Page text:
Stateless IPv4 Network Address Translation
Author(s): Reinaldo Penno, Tina Tsou, Will Liu, Maoke Chen, Simon Perreault
This memo describes a protocol for decentralizing IPv4 NAT to the customer-premises equipment (CPE) such that no state information is kept on the central NAT device. The CPE uses a restricted source port set that is encoded in...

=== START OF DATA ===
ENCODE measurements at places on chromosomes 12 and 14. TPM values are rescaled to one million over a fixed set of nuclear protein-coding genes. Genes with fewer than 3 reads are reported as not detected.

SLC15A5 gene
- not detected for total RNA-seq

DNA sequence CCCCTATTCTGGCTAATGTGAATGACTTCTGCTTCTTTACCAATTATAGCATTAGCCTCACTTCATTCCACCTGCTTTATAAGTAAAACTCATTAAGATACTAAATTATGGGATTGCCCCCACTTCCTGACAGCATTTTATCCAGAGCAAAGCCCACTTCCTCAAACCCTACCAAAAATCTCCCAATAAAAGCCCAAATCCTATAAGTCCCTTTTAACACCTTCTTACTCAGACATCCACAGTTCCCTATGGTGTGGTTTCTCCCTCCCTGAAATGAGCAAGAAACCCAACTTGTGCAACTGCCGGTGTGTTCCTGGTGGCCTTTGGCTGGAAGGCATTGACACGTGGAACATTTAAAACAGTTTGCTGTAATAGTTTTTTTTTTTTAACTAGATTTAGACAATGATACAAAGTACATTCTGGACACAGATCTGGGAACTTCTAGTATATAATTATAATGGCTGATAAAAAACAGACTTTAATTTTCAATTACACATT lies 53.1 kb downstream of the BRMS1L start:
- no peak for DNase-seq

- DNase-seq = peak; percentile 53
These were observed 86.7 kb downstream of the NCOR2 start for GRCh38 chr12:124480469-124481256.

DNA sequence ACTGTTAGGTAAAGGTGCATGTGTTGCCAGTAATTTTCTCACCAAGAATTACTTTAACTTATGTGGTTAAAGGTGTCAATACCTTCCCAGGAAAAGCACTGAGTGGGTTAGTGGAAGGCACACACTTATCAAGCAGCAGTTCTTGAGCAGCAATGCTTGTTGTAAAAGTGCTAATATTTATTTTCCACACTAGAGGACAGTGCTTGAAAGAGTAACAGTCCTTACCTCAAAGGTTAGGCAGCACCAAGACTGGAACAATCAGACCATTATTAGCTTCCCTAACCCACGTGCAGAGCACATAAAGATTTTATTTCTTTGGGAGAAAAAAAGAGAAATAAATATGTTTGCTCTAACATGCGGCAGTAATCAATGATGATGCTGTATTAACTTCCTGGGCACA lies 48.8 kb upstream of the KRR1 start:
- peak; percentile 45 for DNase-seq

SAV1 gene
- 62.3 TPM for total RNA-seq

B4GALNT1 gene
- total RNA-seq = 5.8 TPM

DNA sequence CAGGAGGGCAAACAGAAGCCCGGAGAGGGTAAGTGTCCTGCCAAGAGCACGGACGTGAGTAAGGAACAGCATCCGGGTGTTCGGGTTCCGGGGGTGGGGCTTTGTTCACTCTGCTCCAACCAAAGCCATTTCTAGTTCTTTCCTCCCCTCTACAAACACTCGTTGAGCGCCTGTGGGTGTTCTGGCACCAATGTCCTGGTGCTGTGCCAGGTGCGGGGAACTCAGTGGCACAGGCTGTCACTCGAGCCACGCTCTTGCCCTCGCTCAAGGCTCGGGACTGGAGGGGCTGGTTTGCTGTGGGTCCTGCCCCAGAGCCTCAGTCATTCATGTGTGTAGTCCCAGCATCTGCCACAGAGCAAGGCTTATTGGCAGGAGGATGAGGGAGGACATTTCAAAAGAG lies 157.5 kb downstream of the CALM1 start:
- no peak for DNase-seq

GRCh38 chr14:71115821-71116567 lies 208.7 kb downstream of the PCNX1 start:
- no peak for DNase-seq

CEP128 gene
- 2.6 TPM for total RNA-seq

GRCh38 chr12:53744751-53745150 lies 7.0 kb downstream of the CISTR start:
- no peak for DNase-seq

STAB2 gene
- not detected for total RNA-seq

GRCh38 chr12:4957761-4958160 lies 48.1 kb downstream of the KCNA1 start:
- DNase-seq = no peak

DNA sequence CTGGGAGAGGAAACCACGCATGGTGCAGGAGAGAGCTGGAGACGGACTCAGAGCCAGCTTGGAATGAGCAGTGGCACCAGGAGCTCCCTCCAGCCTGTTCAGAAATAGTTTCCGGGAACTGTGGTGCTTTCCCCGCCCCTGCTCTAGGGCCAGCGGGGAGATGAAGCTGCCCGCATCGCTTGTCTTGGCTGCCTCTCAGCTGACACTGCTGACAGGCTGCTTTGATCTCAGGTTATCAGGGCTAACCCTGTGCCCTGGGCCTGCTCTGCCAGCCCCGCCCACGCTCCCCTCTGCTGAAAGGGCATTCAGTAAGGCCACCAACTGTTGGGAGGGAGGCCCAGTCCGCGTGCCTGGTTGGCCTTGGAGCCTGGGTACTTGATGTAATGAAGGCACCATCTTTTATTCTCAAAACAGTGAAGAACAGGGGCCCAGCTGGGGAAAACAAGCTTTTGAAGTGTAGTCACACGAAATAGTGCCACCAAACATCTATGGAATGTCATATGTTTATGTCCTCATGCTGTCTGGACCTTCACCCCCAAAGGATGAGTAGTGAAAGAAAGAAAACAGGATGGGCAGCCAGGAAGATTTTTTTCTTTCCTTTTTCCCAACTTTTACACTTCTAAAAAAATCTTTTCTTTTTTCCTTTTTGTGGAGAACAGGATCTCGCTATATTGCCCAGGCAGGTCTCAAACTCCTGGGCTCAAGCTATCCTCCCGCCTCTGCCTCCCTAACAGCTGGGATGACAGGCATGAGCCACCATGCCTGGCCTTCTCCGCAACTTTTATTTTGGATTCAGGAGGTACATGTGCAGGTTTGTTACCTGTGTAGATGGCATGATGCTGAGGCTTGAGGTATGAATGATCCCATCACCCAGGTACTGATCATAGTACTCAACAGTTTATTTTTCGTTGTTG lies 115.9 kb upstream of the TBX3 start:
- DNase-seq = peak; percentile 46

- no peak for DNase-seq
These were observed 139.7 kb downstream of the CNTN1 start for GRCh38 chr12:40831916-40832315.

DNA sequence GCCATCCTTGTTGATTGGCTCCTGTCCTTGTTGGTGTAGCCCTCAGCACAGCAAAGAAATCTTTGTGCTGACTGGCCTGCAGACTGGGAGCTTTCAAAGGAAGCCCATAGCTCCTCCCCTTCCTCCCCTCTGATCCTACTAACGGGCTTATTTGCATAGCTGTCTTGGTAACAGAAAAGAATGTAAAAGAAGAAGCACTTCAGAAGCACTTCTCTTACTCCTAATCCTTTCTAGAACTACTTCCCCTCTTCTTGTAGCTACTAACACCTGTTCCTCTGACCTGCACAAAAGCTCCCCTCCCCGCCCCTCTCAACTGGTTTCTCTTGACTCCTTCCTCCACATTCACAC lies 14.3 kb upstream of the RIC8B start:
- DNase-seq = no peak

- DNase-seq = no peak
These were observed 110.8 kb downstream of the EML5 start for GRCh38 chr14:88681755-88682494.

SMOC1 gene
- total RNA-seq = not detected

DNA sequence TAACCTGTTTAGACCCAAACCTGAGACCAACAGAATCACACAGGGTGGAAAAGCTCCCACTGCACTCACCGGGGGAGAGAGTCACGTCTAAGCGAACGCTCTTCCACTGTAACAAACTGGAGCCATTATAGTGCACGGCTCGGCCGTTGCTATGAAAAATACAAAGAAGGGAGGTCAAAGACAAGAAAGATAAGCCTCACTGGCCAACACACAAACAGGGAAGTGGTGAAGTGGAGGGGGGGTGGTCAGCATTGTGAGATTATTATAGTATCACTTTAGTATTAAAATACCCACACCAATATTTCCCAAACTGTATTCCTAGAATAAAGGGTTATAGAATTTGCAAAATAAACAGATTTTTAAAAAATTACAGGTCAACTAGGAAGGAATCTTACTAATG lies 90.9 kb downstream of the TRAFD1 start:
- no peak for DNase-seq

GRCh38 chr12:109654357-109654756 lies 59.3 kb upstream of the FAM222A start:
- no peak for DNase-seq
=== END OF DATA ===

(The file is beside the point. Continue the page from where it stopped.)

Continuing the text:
Network Working Group T. Tsou Internet-Draft Huawei Technologies (USA) Intended status: Standards Track W. Liu Expires: April 25, 2013 Huawei Technologies S. Perreault Viagenie R. Penno Cisco Systems, Inc. M. Chen FreeBit October 22, 2012 Stateless IPv4 Network Address Translation draft-tsou-stateless-nat44-02 Abstract This memo describes a protocol for decentralizing IPv4 NAT to the customer-premises equipment (CPE) such that no state information is kept on the central NAT device. The CPE uses a restricted source port set that is encoded in its provisioned IPv4 WAN address. The NAT device performs only strictly stateless address (not port) translation. Status of this Memo This Internet-Draft is submitted in full conformance with the provisions of BCP 78 and BCP 79. Internet-Drafts are working documents of the Internet Engineering Task Force (IETF). Note that other groups may also distribute working documents as Internet-Drafts. The list of current Internet- Drafts is at http://datatracker.ietf.org/drafts/current/. Internet-Drafts are draft documents valid for a maximum of six months and may be updated, replaced, or obsoleted by other documents at any time. It is inappropriate to use Internet-Drafts as reference material or to cite them other than as "work in progress." This Internet-Draft will expire on April 25, 2013. Copyright Notice Copyright (c) 2012 IETF Trust and the persons identified as the document authors. All rights reserved. This document is subject to BCP 78 and the IETF Trust's Legal Tsou, et al. Expires April 25, 2013 [Page 1] Internet-Draft Stateless NAT44 October 2012 Provisions Relating to IETF Documents (http://trustee.ietf.org/license-info) in effect on the date of publication of this document. Please review these documents carefully, as they describe your rights and restrictions with respect to this document. Code Components extracted from this document must include Simplified BSD License text as described in Section 4.e of the Trust Legal Provisions and are provided without warranty as described in the Simplified BSD License. Table of Contents 1. Introduction . . . . . . . . . . . . . . . . . . . . . . . . . 3 2. Terminology . . . . . . . . . . . . . . . . . . . . . . . . . 3 3. Address Formats . . . . . . . . . . . . . . . . . . . . . . . 4 4. Customer Provisioning . . . . . . . . . . . . . . . . . . . . 5 5. SLNAT44 Configuration . . . . . . . . . . . . . . . . . . . . 6 6. Port Set Computation . . . . . . . . . . . . . . . . . . . . . 6 7. CPE Operation . . . . . . . . . . . . . . . . . . . . . . . . 7 7.1. ALG Handling . . . . . . . . . . . . . . . . . . . . . . . 8 8. SLNAT44 Operation . . . . . . . . . . . . . . . . . . . . . . 8 8.1. Internal to External . . . . . . . . . . . . . . . . . . . 8 8.2. External to Internal . . . . . . . . . . . . . . . . . . . 8 8.3. Fragment Handling . . . . . . . . . . . . . . . . . . . . 9 9. Address Mapping Example . . . . . . . . . . . . . . . . . . . 9 10. Security Considerations . . . . . . . . . . . . . . . . . . . 10 11. Acknowledgements . . . . . . . . . . . . . . . . . . . . . . . 10 12. References . . . . . . . . . . . . . . . . . . . . . . . . . . 10 12.1. Normative References . . . . . . . . . . . . . . . . . . . 10 12.2. Informative References . . . . . . . . . . . . . . . . . . 10 Authors' Addresses . . . . . . . . . . . . . . . . . . . . . . . . 11 Tsou, et al. Expires April 25, 2013 [Page 2] Internet-Draft Stateless NAT44 October 2012 1. Introduction IPv4 address exhaustion has become world-wide reality. NAT is one of the solutions to deal with the problem. The drawbacks of traditional NAT include statefulness and the need to track transport-layer sessions. This makes NAT complex, hard to scale up, and fragile. This document describes a method of deploying stateless NAT as a backwards-compatible evolution of an IPv4-only network. The assumed topology is illustrated in Figure 1. +-----+ +---------+ Home -----+ CPE |---<ISP network>---+ SLNAT44 +---- Internet network +-----+ +---------+ ^ ^ | | +-- Internal Address +--- External Address Figure 1: Stateless NAT44 topology When CPE is configured working as a transparent bridge, internal addresses are directly assigned to the end hosts in the home network, as is shown in Figure 2. +-----+ +---------+ Home -----+ CPE |---<ISP network>---+ SLNAT44 +---- Internet network +-----+ +---------+ ^ ^ | | +-- Internal Addresses +--- External Address Figure 2: Stateless NAT44 topology: CPE as bridge Note that SLNAT44 has no IPv6 component. Any deployment of IPv6 is unaffected by SLNAT44. Therefore, this document only describes IPv4 addresses and IPv4 packets. IPv6 is not discussed further. 2. Terminology The key words "MUST", "MUST NOT", "REQUIRED", "SHALL", "SHALL NOT", "SHOULD", "SHOULD NOT", "RECOMMENDED", "MAY", and "OPTIONAL" in this document are to be interpreted as described in [RFC 2119]. The following terms are used throughout this document: Tsou, et al. Expires April 25, 2013 [Page 3] Internet-Draft Stateless NAT44 October 2012 Port set: Set of transport-layer ports that each CPE is assigned, to be used as source ports by packets sent by the CPE. Port Set ID: A value from which a unique port set is algorithmically derived. SLNAT44: Depending on the context, either the stateless NAT44 protocol or the stateless NAT44 device that translates between internal and external addresses. NAT44 in turn stands for "IPv4- to-IPv4 NAT". Internal Address: The IPv4 address assignted to a CPE. It is used in the ISP network between the CPE and the SLNAT44. External Address: The IPv4 address used on the Internet and routed to the SLNAT44. Mapping rule: A set of parameters configured on the SLNAT44 (not on the CPE) describing the relationship between internal and external addresses. 3. Address Formats Internal addresses have the format illustrated in Figure 3. The addresses are simply made of three parts concatenated together: the Internal Prefix, the External Suffix, and the Port Set ID. |0 |a |32 +-+-+-+-+-+-+-+-+-+-+-+-+-+-+-+-+-+-+-+-+-+-+-+-+-+-+-+-+-+-+-+-+ | Internal Prefix | External Suffix | Port Set ID | +-+-+-+-+-+-+-+-+-+-+-+-+-+-+-+-+-+-+-+-+-+-+-+-+-+-+-+-+-+-+-+-+ Figure 3: Internal Address format External Addresses have the format illustrated in Figure 4. It is made of two parts: the External Prefix and the External Suffix. |0 |b |32 +-+-+-+-+-+-+-+-+-+-+-+-+-+-+-+-+-+-+-+-+-+-+-+-+-+-+-+-+-+-+-+-+ | External Prefix | External Suffix | +-+-+-+-+-+-+-+-+-+-+-+-+-+-+-+-+-+-+-+-+-+-+-+-+-+-+-+-+-+-+-+-+ Figure 4: External Address format The lengths of the Internal and External Prefixes, "a" and "b", are mandatory parameters of SLNAT44. They are determined by the ISP. They need not be communicated to the CPE. Other lengths can be Tsou, et al. Expires April 25, 2013 [Page 4] Internet-Draft Stateless NAT44 October 2012 computed from them as follows: o Length of External Suffix: 32 - b o Length of Port Set ID: b - a 4. Customer Provisioning Customer Provisioning is applied to the CPE when the CPE serves a gateway. As part of its start up routine, the CPE is assigned an IPv4 address by the ISP using regular means (DHCP, PPP, etc.). This is the Internal Address. In addition, using new provisioning options, the CPE is assigned a Port Set ID. Optionally, a Port Set Mask is also provisioned to the CPE. This mask is of the same length as the Port Set ID (i.e., b-a bits). Its purpose is to allow discontinuous port ranges. If no mask is provided, a mask of all ones is assumed by default, which implies a continuous port range. System ports (0-1023) should not to be assigned to any CPE. In summary, the CPE is provisioned with the following elements: o IPv4 address (as usual) o Port Set ID o Port Set Mask (optional) When the CPE is configured in the bridge mode, all the above features are provisioned directly to the end host behind the CPE. Note: no matter in which mode the CPE is running, the customer provisioning could be either dynamic or static. Static provisioning implies an address planning for the private IPv4 address (i.e., RFC1918 addresses) inside in the domain. Static provisioning enables servers (passive daemons) at the home network being accessible within the domain. CPE running as bridge makes this feature easy to deploy while running as L3 gateway requires port redirection if an in-domain server at a host is demanded. Tsou, et al. Expires April 25, 2013 [Page 5] Internet-Draft Stateless NAT44 October 2012 5. SLNAT44 Configuration The SLNAT44 is configured with a set of mapping rules. Each rule contains: o Internal Prefix o External Prefix o Port Set Mask (optional) Prefixes include their length. For simplicity, rule prefixes MUST NOT overlap with other rules. If it is absent, the Port Set Mask is assumed to be all ones by default. 6. Port Set Computation Given a Port Set ID and a Port Set Mask, both n bits in length, the set of allowed ports is defined as the set of port numbers for which the higher-order n bits of their binary expression whose corresponding mask bits are 1 are equal to corresponding bits from the Port Set ID. |0 |5 +-+-+-+-+-+ |1 1 1 0 1| Port Set ID = 29 (length n = 5 bits) +-+-+-+-+-+ & & & & & +-+-+-+-+-+ |1 1 1 1 1| Port Set Mask +-+-+-+-+-+ | | | | | V V V V V +-+-+-+-+-+-+-+-+-+-+-+-+-+-+-+-+-+ |1 1 1 0 1 x x x x x x x x x x x x| Port Set = 59392-61439 +-+-+-+-+-+-+-+-+-+-+-+-+-+-+-+-+-+ |0 |16 Figure 5: Example Contiguous Port Set Computation Tsou, et al. Expires April 25, 2013 [Page 6] Internet-Draft Stateless NAT44 October 2012 |0 |8 +-+-+-+-+-+-+-+-+ |0 0 1 0 1 1 1 1| Port Set ID = 29 (length n = 8 bits) +-+-+-+-+-+-+-+-+ & & & & & & & & +-+-+-+-+-+-+-+-+ |0 0 1 1 1 1 1 1| Port Set Mask +-+-+-+-+-+-+-+-+ | | | | | | | | V V V V V V V V +-+-+-+-+-+-+-+-+-+-+-+-+-+-+-+-+-+ |x x 1 0 1 1 1 1 x x x x x x x x x| Port Set = 12032-12287, 28416-28671, +-+-+-+-+-+-+-+-+-+-+-+-+-+-+-+-+-+ 44800-45055, 61184-61439 |0 |16 Figure 6: Example Non-Contiguous Port Set Computation It follows that the number of ports in the set is 2^(16-x), where x is the number of ones in the Port Set Mask. This computation is performed by the CPE as part of its provisioning routine as well as by the SLNAT44 for dropping packets with ports outside the allowed range. For the purposes of SLNAT44, a "source port" corresponds to either a TCP source port, a UDP source port, or an ICMPv4 identifier, while a "destination port" corresponds to either a TCP destination port, a UDP destination port, or an ICMPv4 identifier. Note that an ICMPv4 identifier plays the role of both source and destination port. Transport protocols other than TCP and UDP, as well as ICMPv4 types without an identifier field, are not supported. 7. CPE Operation CPE can be configured as either a gateway or transparent bridge. In the gateway mode, packets sent from the CPE MUST have the provisioned IPv4 address as source and MUST have a source port that is within the allowed set. This is usually accomplished by having the CPE run a NAT44 configured with the provisioned address and allowed port set and having it process all packets sent out the WAN interface. Packets received by the CPE on its WAN interface with a destination port outside the allowed range MUST be dropped. Tsou, et al. Expires April 25, 2013 [Page 7] Internet-Draft Stateless NAT44 October 2012 In the bridge mode, however, CPE only transfers packets and therefore the service of stateless NAT44 is performed by the SLNAT44 directly towards end hosts that possibly running as in-domain servers. Regardless of any mode of the CPE, the operation involves injecting private addresses (or prefixes) into the intra-domain backbone routing infrastructure. It is necessary to operationally ensure that there are no private addresses/prefixes are leaking into the backbone route tables unless they are assigned by the SLNAT44 to CPEs or directly to hosts. 7.1. ALG Handling If the CPE implements application level gateways (ALGs) such as FTP, RSTP or PPTP, it must ensure that ports present in the payload when tanslated fall within the allowed range. 8. SLNAT44 Operation 8.1. Internal to External When it receives a packet on an internal interface, the SLNAT44 finds the rule whose Internal Prefix matches the packet's source address. It extracts the Port Set ID from the packet's source address. It then checks if the packet's source port is within the allowed set, using the rule's Port Set Mask. If it is not, the packet MUST be dropped. If the packet's source port is within the allowed set, the SLNAT44 builds the External Address by concatenating the rule's External Prefix with the External Suffix extracted from the packet's source address. It then replaces the packet's source address with this External Address. The IPv4 and transport-layer checksums are updated as necessary. The packet is then forwarded as usual. 8.2. External to Internal When it receives a packet on an external interface, the SLNAT44 finds the rule whose External Prefix matches the packet's destination address. It then builds the Internal Address by concatenating the rule's Internal Prefix, the External Suffix extracted from the packet's destination address, and the Port Set ID computed by applying the rule's Port Set Mask to the packet's destination port's higher-order bits. It then replaces the packet's destination address with this Internal Address. The IPv4 and transport-layer checksums are updated as necessary. The packet is then forwarded as usual. Tsou, et al. Expires April 25, 2013 [Page 8] Internet-Draft Stateless NAT44 October 2012 8.3. Fragment Handling If the incoming IP packet contains a fragment, then more processing may be needed. This specification leaves open the exact details of how a SLNAT44 handles incoming IP packets containing fragments, and simply requires that the external behavior of the SLNAT444 be compliant with the following conditions. The SLNAT44 MUST handle fragments. In particular, SLNAT44 MUST handle fragments arriving out of order, conditional on the following: o The SLNAT44 MUST limit the amount of resources devoted to the storage of fragmented packets in order to protect from DoS attacks. o As long as the SLNAT44 has available resources, the SLNAT44 MUST allow the fragments to arrive over a time interval. The time interval SHOULD be configurable and the default value MUST be of at least 2 seconds. o The SLNAT44 MAY require that the UDP, TCP, or ICMPv4 header be completely contained within the fragment that contains fragment offset equal to zero. For incoming packets carrying TCP or UDP fragments with a non-zero checksum, SLNAT44 MAY elect to queue the fragments as they arrive and translate all fragments at the same time. In this case, the incoming tuple is determined as documented above to the un-fragmented packets. Alternatively, a SLNAT44 MAY translate the fragments as they arrive, by storing information that allows it to compute the necessary port number for fragments other than the first. In the latter case, subsequent fragments may arrive before the first, and the rules (in the bulleted list above) about how the SLNAT44 handles (out-of-order) fragments apply. Implementers of SLNAT44 should be aware that there are a number of well-known attacks against IP fragmentation; see [RFC1858] and [RFC3128]. Implementers should also be aware of additional issues with reassembling packets at high rates, described in [RFC4963]. 9. Address Mapping Example An operator has two public ranges of size /18 and /19 called foo and bar respectively. It plans to use 10/8 as its internal address prefix and PSID (port range) of length 5. Two prefixes of the internal network Tsou, et al. Expires April 25, 2013 [Page 9] Internet-Draft Stateless NAT44 October 2012 The internal prefixes lengths are: o 32 - 18 - 5 = 13 (derived from foo) o 32 - 19 - 5 = 14 (derived from bar) This will give the following possible mappings: o foo/18 <--> 10.0.0.0/13 o bar/19 <--> 10.128.0.0/14 Author note: Discuss the where internal prefixes are overlapping 10. Security Considerations The security considerations related to IP address sharing documented in RFC6269 [RFC6269] and RFC 6056 [RFC 6056] apply to SLNAT44. 11. Acknowledgements Section 8.3 is adapted from [RFC6146]. 12. References 12.1. Normative References [RFC 2119] Bradner, S., "Key words for use in RFCs to Indicate Requirement Levels", BCP 14, RFC 2119, March 1997. 12.2. Informative References [RFC1858] Ziemba, G., Reed, D., and P. Traina, "Security Considerations for IP Fragment Filtering", RFC1858, October 1995. [RFC3128] Miller, I., "Protection Against a Variant of the Tiny Fragment Attack (RFC1858)", RFC3128, June 2001. [RFC4963] Heffner, J., Mathis, M., and B. Chandler, "IPv4 Reassembly Errors at High Data Rates", RFC4963, July 2007. [RFC 6056] Larsen, M. and F. Gont, "Recommendations for Transport- Protocol Port Randomization", BCP 156, RFC 6056, January 2011. Tsou, et al. Expires April 25, 2013 [Page 10] Internet-Draft Stateless NAT44 October 2012 [RFC6146] Bagnulo, M., Matthews, P., and I. van Beijnum, "Stateful NAT64: Network Address and Protocol Translation from IPv6 Clients to IPv4 Servers", RFC6146, April 2011. [RFC6269] Ford, M., Boucadair, M., Durand, A., Levis, P., and P. Roberts, "Issues with IP Address Sharing", RFC6269, June 2011. Authors' Addresses Tina Tsou Huawei Technologies (USA) 2330 Central Expressway Santa Clara, CA 95050 USA Phone: +1 408 330 4424 Email: firstname.lastname@example.org Will Liu Huawei Technologies Bantian, Longgang District Shenzhen 518129 P.R. China Email: email@example.com Simon Perreault Viagenie 246 Aberdeen Quebec, QC G1R 2E1 Canada Email: firstname.lastname@example.org Reinaldo Penno Cisco Systems, Inc. 170 West Tasman Drivee San Jose, California 95134 USA Email: email@example.com Tsou, et al. Expires April 25, 2013 [Page 11] Internet-Draft Stateless NAT44 October 2012 Maoke Chen FreeBit 3-6 Maruyama-cho Shibuya-ku, Tokyo 150-0044 Japan Email: firstname.lastname@example.org Tsou, et al. Expires April 25, 2013 [Page 12]